Following the production of The Wolfman over the past couple of years here in the Vault has been quite the rollercoaster ride! Yet, through it all, I maintained my interest in the project, even if my enthusiasm waxed and waned with the news of each new melodramatic behind-the-scenes twist and turn. The anticipation inspired me to do a whole history of werewolf movies, not to mention to review the classic original.
And so, once the thing finally hit theaters last weekend, you know I had to proceed to my local cineplex (my horror Jedi Master dad in tow) and check it out for myself. And in the end, I can honestly say I'm glad I didn't let all the drama drive me away. Because I rather enjoyed the picture, and had quite a bit of fun with it.
Maybe it was the lowered expectations, I'm not sure. But in general, I couldn't help but feel that the slant of the consensus of reviews for this movie toward the mediocre is a but unearned. Yes, it is a flawed film, and no, it will never replace the superior Universal original. Yet I may be too easygoing, but I think people have been a bit too hard on it.
Surely, it is a mixed bag. First and foremost amongst the weaknesses is Benicio Del Toro himself, surprisingly enough. Lon Chaney Jr. would never be confused with Sir John Geilgud, but nevertheless, his performance was rich with pathos and earnestness. Del Toro, usually excellent, seems to sleepwalk through his role. He never makes you really pity him, and seems like he has to continually remind himself to be upset.
Then there's the whole CGI dilemma. The transformation scenes are not as impressive as they should be--and in fact, I would say Rick Baker's practical work 30 years ago in American Werewolf in London is far more effective. For that matter, and some may disagree, but despite the rather quaint (by today's standards) transformation effects of the 1941 original, I found that the transformation scenes in the original carried more weight and were filled with more dread than the computerized mess we get here. The scenes are poorly shot, and don't really convey the horror of what's going on sufficiently.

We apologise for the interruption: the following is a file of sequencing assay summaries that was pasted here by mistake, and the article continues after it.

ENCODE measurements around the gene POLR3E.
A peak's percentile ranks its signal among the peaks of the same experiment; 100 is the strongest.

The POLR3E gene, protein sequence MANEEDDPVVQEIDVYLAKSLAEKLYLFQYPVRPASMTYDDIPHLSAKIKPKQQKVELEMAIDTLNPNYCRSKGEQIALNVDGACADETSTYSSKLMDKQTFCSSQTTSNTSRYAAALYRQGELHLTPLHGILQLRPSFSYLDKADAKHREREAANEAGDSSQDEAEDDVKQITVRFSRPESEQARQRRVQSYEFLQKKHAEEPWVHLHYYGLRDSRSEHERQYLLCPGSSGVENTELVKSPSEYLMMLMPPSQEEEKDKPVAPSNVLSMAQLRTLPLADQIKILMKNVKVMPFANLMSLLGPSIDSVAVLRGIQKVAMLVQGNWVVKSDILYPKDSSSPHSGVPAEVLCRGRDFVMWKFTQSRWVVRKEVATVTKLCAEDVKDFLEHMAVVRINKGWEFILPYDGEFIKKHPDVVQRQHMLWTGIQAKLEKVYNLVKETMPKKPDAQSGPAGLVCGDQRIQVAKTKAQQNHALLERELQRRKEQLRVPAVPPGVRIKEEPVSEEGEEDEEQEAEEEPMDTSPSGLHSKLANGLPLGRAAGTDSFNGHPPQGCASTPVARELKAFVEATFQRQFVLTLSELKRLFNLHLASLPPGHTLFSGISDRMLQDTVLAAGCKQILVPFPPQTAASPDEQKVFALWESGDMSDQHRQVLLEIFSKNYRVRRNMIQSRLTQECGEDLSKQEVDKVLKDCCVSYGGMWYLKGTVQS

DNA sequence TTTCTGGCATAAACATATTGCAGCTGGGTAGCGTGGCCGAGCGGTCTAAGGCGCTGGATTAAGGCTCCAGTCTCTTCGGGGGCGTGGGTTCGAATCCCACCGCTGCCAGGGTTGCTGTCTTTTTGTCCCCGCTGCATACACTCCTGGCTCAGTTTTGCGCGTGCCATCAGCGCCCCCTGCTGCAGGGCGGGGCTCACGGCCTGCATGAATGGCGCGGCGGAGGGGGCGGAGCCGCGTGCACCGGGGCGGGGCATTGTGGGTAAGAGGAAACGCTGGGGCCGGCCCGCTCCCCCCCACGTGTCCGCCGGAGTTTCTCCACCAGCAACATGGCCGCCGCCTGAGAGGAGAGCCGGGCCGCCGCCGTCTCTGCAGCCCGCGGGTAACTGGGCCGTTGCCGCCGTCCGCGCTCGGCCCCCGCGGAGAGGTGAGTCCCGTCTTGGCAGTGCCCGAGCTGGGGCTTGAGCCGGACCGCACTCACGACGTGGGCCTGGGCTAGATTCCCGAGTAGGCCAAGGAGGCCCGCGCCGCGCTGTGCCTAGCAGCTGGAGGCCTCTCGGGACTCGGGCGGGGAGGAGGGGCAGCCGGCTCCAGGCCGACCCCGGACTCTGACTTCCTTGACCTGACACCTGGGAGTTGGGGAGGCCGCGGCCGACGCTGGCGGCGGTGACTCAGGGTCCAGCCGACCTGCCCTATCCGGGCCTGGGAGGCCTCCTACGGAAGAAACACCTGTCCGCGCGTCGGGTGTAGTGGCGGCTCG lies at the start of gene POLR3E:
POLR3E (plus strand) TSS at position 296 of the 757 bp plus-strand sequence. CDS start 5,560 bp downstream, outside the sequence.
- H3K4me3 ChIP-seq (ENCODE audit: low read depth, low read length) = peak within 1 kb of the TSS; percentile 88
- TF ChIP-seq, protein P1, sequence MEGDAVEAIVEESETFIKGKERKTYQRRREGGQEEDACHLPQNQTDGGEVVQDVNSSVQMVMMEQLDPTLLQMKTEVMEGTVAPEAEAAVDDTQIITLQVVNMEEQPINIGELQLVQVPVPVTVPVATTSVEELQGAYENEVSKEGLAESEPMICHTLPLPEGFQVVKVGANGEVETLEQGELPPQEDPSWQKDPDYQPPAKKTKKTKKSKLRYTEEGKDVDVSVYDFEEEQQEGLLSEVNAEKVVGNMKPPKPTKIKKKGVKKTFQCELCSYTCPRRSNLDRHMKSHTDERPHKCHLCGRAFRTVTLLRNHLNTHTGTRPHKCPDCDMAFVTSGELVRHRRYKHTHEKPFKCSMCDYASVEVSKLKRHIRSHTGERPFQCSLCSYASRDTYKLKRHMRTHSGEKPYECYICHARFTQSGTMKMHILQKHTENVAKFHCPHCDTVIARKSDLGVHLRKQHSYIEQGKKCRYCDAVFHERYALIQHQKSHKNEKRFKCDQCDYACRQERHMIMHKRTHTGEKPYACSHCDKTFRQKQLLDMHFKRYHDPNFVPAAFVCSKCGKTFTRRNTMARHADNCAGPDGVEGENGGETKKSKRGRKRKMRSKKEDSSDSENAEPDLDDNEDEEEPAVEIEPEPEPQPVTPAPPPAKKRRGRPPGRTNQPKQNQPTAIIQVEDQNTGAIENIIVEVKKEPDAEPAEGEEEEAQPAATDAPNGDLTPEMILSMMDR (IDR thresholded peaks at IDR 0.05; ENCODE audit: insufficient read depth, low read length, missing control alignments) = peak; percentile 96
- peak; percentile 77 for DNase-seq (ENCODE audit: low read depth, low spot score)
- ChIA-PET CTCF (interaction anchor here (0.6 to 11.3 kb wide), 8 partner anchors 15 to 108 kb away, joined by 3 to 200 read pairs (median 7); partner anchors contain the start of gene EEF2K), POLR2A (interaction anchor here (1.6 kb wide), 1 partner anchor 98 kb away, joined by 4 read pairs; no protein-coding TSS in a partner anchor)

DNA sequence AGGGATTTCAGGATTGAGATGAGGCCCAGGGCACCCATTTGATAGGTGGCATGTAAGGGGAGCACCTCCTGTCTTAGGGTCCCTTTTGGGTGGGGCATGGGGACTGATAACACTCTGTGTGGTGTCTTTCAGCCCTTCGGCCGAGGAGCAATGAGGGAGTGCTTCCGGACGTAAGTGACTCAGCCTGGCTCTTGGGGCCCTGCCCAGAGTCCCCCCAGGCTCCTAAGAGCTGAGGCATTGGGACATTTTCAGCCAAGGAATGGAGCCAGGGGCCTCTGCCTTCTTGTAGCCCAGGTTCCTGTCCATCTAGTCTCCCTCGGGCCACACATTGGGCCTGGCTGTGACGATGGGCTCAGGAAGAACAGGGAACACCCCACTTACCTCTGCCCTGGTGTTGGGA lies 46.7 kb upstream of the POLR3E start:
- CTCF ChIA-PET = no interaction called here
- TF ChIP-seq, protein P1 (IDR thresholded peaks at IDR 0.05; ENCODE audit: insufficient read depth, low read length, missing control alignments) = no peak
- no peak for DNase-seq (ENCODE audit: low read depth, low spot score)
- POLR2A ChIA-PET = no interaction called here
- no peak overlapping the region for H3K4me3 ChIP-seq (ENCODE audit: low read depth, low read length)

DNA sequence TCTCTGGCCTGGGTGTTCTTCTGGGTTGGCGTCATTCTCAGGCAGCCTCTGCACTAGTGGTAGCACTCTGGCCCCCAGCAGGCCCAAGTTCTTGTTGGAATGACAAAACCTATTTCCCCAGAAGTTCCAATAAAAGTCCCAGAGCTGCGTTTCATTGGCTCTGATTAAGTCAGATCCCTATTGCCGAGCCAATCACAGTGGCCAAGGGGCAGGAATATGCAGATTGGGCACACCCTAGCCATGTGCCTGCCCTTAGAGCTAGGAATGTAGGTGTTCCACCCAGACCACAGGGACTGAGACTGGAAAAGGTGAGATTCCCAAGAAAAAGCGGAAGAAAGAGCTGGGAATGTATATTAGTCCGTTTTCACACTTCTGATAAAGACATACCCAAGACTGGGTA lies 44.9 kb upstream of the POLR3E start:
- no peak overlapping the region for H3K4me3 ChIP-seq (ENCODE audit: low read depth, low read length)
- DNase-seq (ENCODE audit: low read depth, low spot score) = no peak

Indeed, I don't know if this was because I knew a bit about the intrigue that went on getting this movie to the screen, but it felt a bit overly tampered with, as if the editing was somehow a bit uneven and off at times.
But despite these flaws, I found it to be pretty enjoyable. It possesses what a lot of horror in the early 21st century is missing: Fun.
Let me make this clear: I do not consider the original film to be an untouchable sacred cow. Although it's terrific, it's certainly inferior to most of the Universal films of the 1930s. This is partly why I took no issue with it being remade. And I found it very interesting what screenwriters Andrew Kevin Walker & David Self and director Joe Johnston tried to do here to distinguish it from its formidable forerunner.
What I quite enjoyed was that they tried to do something different, but in a way few remakes ever do. On the one hand, it doesn't slavishly ape the original; but it also doesn't piss all over the original's legacy. It manages to pay homage, yet take the story and characters in some fascinating directions. I'm going to get a bit spoilery in discussing these, so you squeamish types should head for the proverbial hills...
As much as it bothered me when I first learned about it, having Sir John Talbot as the "original" werewolf--indeed transforming him into the heavy of the story--was pretty ingenious. I was a bit uncomfortable with Anthony Hopkins stepping into Claude Rains' shoes, not because he isn't a fine actor, but because in my opinion, he has a tendency toward scenery-chewing (see that other Universal re-imagining, Bram Stoker's Dracula) that is the total opposite of Rains' classy restraint. Rains also a brought a fatherly austerity that is lost amidst Hopkins' seedy characterization.